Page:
This last spring, in a Rocky Mountain Front Hutterite Colony, an elder passed away.  There were two solemn days of a wake where High German songs filled the air until past midnight. A lengthy four hour service was read to the congregation as they sat on wooden benches. Then came a slow procession on foot to the cemetery at the edge of the colony housing, where the homemade wooden casket was lowered into the hole that had been prepared. The first few shovelfuls of dirt were tossed on and tears were shed. Loud, wailing High German prayers that carried centuries of history were repeated. The dirt was dumped in from the back of the farm truck and the group slowly left for their meal and fellowship.

The colony woke up Sunday morning and looked out their windows to see dirt flying. An old bore griz was in the process of excavating the gravesite. Farm boss and a pick-up hazed him away. They replaced the dirt. Old women were horrified and men were angered.

Monday morning again proved that the soft loose dirt and smell of dinner had lured the bear back to restart his excavation. Fortunately the bear did not get the prize. An electric fence was erected until the alluring smell that only the grizzly could appreciate with his sensitive nose was dissipated.

I can find humor in the story, but if it was my mother or family I too might be angered,  not just at the digging but because the grizzly was in the farmstead, only a few hundred yards from children’s homes and school. 

Thursday, January 19, 2017

Deer Feet and Dog Puke

Note: The Hayseed Files is delighted to welcome Maggie Nutter, a rancher (and great storyteller) from Sunburst, Montana. Enjoy her story--unless you're a game warden, then don't.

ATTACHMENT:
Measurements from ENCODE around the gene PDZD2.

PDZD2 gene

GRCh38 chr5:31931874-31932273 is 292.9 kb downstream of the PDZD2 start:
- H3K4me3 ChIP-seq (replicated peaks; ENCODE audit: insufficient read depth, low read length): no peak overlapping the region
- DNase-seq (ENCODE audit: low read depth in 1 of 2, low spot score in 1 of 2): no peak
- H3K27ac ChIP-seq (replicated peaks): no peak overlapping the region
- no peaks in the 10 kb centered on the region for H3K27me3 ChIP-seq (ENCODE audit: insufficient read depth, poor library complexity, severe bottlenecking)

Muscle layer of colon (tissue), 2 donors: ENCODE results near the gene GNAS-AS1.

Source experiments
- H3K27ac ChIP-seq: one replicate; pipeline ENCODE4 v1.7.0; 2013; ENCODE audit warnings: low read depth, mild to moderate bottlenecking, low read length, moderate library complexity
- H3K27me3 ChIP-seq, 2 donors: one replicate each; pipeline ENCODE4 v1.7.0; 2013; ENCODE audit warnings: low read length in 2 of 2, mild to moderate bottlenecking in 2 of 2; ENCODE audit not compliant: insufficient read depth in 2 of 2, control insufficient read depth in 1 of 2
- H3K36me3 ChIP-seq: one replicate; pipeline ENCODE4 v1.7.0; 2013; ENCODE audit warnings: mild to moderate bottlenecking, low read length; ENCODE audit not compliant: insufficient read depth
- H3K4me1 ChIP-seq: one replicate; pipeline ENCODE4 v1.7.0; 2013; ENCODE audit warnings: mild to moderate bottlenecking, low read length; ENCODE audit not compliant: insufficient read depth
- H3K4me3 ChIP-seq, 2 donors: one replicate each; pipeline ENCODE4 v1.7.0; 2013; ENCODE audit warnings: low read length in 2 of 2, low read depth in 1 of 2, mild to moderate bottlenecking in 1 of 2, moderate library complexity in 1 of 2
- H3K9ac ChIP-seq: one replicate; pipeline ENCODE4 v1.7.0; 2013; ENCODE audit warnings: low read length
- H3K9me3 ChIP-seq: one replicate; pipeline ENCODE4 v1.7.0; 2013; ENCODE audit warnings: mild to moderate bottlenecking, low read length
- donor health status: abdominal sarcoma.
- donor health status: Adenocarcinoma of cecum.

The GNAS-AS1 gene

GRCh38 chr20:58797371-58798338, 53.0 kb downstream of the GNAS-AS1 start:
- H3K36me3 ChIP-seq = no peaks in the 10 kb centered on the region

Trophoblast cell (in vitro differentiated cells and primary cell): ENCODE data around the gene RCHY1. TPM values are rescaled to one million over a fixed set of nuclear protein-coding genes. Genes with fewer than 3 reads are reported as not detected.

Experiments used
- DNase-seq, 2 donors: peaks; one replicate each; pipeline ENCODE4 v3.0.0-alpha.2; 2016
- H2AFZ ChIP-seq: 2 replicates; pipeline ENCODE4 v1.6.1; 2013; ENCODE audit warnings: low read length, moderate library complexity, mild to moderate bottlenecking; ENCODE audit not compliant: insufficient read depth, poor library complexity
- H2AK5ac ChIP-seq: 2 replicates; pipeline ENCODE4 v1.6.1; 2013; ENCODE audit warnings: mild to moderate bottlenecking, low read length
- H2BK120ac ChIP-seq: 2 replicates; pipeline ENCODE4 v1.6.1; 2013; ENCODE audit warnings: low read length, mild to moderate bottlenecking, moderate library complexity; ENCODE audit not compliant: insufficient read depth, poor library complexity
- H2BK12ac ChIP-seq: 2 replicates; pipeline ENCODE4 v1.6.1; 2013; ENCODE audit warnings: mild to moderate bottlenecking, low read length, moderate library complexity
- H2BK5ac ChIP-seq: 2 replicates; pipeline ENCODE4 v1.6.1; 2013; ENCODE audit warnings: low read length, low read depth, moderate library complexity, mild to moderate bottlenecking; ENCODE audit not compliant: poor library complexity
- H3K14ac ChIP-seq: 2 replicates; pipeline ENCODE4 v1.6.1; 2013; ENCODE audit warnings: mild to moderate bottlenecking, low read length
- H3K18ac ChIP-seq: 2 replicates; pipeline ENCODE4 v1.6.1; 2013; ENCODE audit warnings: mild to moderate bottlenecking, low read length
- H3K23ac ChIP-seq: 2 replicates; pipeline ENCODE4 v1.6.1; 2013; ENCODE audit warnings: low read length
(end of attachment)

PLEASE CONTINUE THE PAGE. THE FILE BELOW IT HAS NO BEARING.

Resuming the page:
We have three rules for deer hunters to follow. I don’t consider them outrageous or unmaintainable.
·         If you want to shoot a buck you must also take a doe off the hayfield (I don’t care if you have a tag or not).
·         Don’t leave anything dead lying close to the house--no guts, no fat shavings, and no body parts.
·         You must have reservations made so that there is not more than 5-6 hunters on the place during a day, and don’t expect to drive around.

My brother’s friend Dave, who had traveled in from out of state, had a good hunt and great success. He had shot a big ol’ whitetail with an enormous spread. With surgeon hands, he caped the deer head and shoulders for a mount. He hung the deer and attacked the carcass like a Samurai warrior with a brand-new Ginzu knife. He battled it and shoved the hairy hacked chunks into ziplock bags. Pieces and parts were shoved into the freezer to firm up and then transferred to the YETI cooler for the 14-hour drive home.

The next day calm settled on the homestead with the whiskey-sipping hunters’ migration home. Unfortunately, gifts had been left behind. The sweet little corgis kept bringing deer legs to the house.  Little Teddi had managed to chew half the hide off of the leg she carried and smelled of musk and blood. Like Easter, I hunted for legs and placed them in the back of the truck to be hauled away.

It was about 4 am when I woke to the “HERRRRRRRRT HERRRRRRT” of a dog emptying its belly. The odor greeting my nose confirmed this assumption. I crawled out of bed to seek out paper towels and gloves needed for removal of the deposit, but the most pressing need was to pee.

Just heading out of bathroom after relieving my bladder, I heard Kelly crashing around. Swinging open the door, I viewed Kelly in his birthday suit skating around in the newly deposited dog puke.   He had been snoring when I crawled out of bed, so I’d never considered that he would get up and experience the warm foot slide.